8. Bake at 375°F for 10 minutes, then reduce temperature to 325°F for 50 minutes. Remove from oven and cool on a rack slightly before unmolding.

Regina’s Note (learning from the failure, and hope for success!):

  • Oven temperature: next trial, use 350°F/325°F or even 325 all the way.
  • Water tray: next trial, use a deeper/wider tray for more water.
  • Lemon Juice: next trial, increase to 4 tbsp.
  • Cooling cake: next trial, cool cheesecake in the oven (with temperature off and water tray removed) for at least 20 minutes. Then cool completely before unmolding.

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I subscribe to a group on Facebook called “Baking Wonderland”, and recently I saw lots of mouth watering yummy looking Ogura cake photos posted to Baking Wonderland, all kinds of flavors too– vanilla, pandan, chocolate, coffee, mocha, mocha, passion fruit, pomelo honey etc… This is how I get to know Ogura cake. “Ogura” sounds like Japanese so i believe it’s a type of Japanese cake. I looked at all Ogura cake photos and they all have that moist, cotton-soft, fine texture that I always want for cake base, be it a sponge cake or cake roll. I have made sponge cake before but it didn’t turn out well enough for me– too dry, too dense and too rough (texture). I love chiffon cakes with all my heart– they are soft, moist, light and airy, but they don’t have that fine texture of a cake.

Needless to say, I rolled up my sleeves and started my concur on Ogura cake– let’s start the Ogura journey with the chocolate version.

End result? Just like some people said– it’s a cross between chiffon cake and egg-separated sponge cake. It’s moist, soft and the texture is more fine. While chiffon cake is very light, airy and sometimes a tiny bit dry, Ogura cake is moist, soft  and more fine which kinda melt in your mouth, just like Japanese cotton-soft cheesecake– except it’s a chocolate cake. I read about some people complaining about the cake being too wet, I didn’t have this problem this time, and I wonder is it because my baking method is slightly different– I put the cake on a rack, with water tray on the rack below (steam bake method), rather than had the cake pan sitting in the water tray (water bath method)? The top crust of the cake (my favorite part of a cake!) browned very nice and doesn’t get sticky even after cooling (Yay!!). Flavor: full of chocolate goodness and not very sweet, fit our palates just right.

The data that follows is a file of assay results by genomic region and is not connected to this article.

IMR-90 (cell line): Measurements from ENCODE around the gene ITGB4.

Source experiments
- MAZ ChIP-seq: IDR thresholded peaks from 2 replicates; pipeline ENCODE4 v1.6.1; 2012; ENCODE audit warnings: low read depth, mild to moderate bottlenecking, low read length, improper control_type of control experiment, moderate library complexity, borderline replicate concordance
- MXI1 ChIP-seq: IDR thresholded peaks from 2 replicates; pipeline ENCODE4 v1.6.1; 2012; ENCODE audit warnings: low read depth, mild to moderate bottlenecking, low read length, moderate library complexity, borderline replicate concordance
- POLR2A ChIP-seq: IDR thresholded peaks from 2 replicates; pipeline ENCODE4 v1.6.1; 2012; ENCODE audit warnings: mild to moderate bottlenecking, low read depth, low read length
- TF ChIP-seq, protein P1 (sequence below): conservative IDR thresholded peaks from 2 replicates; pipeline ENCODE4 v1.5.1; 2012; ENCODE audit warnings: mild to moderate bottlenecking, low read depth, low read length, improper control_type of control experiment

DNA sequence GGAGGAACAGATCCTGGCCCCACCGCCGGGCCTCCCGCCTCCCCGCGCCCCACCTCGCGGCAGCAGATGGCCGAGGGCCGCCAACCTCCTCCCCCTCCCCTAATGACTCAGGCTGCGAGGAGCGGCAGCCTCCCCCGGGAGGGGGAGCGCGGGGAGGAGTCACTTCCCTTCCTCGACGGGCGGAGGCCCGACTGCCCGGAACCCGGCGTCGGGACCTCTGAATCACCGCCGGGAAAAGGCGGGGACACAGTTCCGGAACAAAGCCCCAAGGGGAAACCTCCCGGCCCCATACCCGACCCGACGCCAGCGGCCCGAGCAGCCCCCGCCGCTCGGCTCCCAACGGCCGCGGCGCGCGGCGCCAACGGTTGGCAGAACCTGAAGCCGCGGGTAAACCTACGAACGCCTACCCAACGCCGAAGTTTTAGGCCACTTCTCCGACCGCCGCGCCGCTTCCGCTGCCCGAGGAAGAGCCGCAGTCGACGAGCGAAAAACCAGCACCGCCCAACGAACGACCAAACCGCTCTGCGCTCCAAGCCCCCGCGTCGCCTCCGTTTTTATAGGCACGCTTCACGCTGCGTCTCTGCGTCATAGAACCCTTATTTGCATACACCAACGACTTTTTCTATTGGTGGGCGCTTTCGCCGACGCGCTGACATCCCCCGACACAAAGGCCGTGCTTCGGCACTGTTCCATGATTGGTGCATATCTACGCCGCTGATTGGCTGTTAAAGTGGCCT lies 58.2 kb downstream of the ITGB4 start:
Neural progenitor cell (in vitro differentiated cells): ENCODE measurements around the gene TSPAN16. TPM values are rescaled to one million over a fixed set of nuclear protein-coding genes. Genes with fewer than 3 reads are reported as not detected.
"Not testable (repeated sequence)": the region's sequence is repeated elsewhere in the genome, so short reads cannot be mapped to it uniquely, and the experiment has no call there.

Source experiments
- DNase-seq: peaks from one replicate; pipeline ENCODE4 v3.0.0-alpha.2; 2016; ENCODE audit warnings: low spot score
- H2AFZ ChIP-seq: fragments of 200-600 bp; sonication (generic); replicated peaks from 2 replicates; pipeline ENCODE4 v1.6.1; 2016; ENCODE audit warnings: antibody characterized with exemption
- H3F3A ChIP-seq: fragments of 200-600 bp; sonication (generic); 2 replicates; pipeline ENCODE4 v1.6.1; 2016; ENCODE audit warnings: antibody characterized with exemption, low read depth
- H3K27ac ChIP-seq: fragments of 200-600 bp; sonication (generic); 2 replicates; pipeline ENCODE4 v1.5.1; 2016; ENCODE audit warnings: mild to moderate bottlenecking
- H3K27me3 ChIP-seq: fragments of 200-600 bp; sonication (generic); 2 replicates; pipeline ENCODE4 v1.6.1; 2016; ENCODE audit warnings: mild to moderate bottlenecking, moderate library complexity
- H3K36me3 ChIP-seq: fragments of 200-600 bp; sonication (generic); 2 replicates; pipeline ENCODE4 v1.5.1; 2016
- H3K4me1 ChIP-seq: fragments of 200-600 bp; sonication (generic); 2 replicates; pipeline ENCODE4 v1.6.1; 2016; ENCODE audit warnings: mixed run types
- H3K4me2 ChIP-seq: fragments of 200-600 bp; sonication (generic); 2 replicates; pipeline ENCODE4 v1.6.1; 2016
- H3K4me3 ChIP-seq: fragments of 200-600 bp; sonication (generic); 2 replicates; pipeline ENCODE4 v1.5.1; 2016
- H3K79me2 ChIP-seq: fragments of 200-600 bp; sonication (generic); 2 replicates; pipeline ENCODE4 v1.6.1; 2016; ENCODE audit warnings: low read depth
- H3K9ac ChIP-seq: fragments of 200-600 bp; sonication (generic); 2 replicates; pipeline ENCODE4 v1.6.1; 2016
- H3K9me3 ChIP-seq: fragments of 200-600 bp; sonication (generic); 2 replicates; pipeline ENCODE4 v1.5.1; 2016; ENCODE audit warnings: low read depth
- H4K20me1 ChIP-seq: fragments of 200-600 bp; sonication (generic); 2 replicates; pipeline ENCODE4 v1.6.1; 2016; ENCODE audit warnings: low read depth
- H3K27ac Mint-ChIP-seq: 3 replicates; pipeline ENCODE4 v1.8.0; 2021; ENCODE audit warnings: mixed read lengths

Chocolate Ogura Cake 巧克力相思蛋糕 #1

Chocolate Ogura Cake 巧克力相思蛋糕 #1

Chocolate Ogura Cake Recipe  巧克力相思蛋糕 #1 (makes one 9-inch cake)– adapted from Jane’s Corner: 巧克力相思蛋糕

Ingredients:

Egg yolk mixture:
2 tbsp bittersweet sweet chocolate chips
50 ml milk
52 ml oil
1/4 tsp salt
5 egg yolks
1 whole egg
1/3 cup cake flour
1 tbsp unsweetened cocoa powder

Egg white mixture:
5 egg whites
1/4 tsp cream of tartar
1/3 cup sugar

Method:

  1. Preheat oven to 325°. Fill a shallow tray with tap water to half way and place the tray on the bottom rack. Place another rack on top of it– this rack is for the cake (so it is positioned at lower half of oven). Grease and line the bottom of a 9-inch cake pan.
  2. Place chocolate chips and milk in a big bowl over a double boiler, until the chocolate melts. Remove from heat. Use a balloon whisk to whisk in salt and oil until well blended. Cool slightly.
  3. Whisk in egg yolks and whole egg, one at a time, to the chocolate mixture. Mix well after each addition.
  4. Combine cake flour and cocoa powder. Sift flour mixture into yolk mixture in 3-4 batches, whisk to blend really well after each addition. Cover the bowl until egg whites are ready to fold in.
  5. Whip egg whites on high speed (KitchenAid speed 8) until bubbles are small and no clear egg white is visible. Add in cream of tartar, continue whipping on high speed (KitchenAid speed 8). Scrap the bowl if necessary.
  6. When the egg whites does not have visible tiny bubbles and turns white, gradually add in sugar. Continue on high speed (KitchenAid speed 8), scrap down the bowl. When the meringue looks glossy, reduce speed to medium low (KitchenAid speed 6 or even 4– this is to push out big air bubbles, producing a cake with tiny holes and thus a more fine texture). Whip until it is soft peak (soft curl tip on the whisk when lifted upside down).